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More MS news articles for November 2003

VEGF and vascular changes in chronic neuroinflammation

J Autoimmun. 2003 Dec;21(4):353-63
Kirk SL, Karlik SJ.
Department of Pathology, The University of Western Ontario, 1151 Richmond Street, ON, N6A 5C1, London, Canada

A vascular component has long been associated with the pathological changes in multiple sclerosis (MS) and its animal model, experimental allergic encephalomyelitis (EAE).

Despite the codependence of angiogenesis and many chronic inflammatory disorders, only circumstantial evidence is available to support the existence of angiogenesis in MS or EAE.

To determine if angiogenesis occurs in conjunction with clinical and pathological signs of CNS inflammatory disease we evaluated temporal and spatial blood vessel counts, VEGF immunoreactivity, and histopathological changes in the spinal cord of guinea pigs with chronic-progressive (CP)-EAE (day 0-90 post-immunization, n=64) and controls (n=17).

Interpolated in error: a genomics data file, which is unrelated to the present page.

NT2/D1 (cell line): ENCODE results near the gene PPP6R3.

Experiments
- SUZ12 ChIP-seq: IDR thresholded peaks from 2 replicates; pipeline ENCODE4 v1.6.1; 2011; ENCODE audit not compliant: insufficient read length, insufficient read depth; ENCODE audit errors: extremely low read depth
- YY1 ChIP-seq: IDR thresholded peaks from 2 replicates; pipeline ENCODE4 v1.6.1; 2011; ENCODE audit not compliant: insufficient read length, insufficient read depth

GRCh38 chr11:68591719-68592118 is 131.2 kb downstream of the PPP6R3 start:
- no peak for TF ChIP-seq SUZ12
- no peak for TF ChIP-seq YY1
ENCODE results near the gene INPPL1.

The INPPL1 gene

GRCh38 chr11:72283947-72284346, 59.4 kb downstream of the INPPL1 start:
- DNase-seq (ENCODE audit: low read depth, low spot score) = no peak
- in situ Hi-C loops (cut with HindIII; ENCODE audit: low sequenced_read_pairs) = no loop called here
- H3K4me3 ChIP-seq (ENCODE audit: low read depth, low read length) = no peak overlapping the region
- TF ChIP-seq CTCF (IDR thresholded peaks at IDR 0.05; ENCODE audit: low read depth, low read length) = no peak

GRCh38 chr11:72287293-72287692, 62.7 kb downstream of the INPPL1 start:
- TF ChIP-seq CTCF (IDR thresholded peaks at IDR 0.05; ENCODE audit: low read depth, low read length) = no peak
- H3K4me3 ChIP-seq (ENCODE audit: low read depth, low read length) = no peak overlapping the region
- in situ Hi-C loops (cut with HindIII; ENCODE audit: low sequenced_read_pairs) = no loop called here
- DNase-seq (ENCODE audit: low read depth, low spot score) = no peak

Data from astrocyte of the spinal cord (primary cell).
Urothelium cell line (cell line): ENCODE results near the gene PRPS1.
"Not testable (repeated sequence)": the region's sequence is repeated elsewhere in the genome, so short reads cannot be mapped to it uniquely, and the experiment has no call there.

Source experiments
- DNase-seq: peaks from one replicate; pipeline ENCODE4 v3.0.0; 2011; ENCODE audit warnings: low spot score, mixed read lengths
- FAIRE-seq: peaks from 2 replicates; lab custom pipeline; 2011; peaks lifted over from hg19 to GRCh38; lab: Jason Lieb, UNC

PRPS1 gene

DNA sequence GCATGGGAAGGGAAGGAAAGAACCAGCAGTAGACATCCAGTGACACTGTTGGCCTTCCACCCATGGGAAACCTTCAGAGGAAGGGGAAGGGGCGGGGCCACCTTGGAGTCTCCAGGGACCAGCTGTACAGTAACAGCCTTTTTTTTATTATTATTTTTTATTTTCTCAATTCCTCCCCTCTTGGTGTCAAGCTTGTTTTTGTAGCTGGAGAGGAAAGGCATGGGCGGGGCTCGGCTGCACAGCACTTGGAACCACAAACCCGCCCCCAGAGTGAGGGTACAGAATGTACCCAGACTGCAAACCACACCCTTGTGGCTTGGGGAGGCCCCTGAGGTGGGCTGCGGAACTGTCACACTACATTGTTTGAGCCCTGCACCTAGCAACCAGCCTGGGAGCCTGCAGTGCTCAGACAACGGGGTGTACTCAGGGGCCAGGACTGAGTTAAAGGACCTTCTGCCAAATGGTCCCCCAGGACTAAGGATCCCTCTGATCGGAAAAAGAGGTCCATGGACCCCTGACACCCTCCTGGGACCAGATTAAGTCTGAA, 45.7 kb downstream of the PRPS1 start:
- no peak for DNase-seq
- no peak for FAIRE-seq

The number of vessels per section increased in infiltrated and demyelinated lesions by day 15 post-immunization and remained significantly higher than controls throughout the course of the disease.

The number of vessels correlated with both clinical and pathological scores for inflammation, infiltration and demyelination.

Vascular endothelial growth factor (VEGF) expression increased during acute disease peaking at day 26, which was the transition from the acute-inflammatory to chronic-demyelinating phase, before gradually returning to baseline levels.

These observations implicate angiogenesis as a component of chronic neuroinflammation and demyelination and may suggest alternative therapeutic strategies for multiple sclerosis.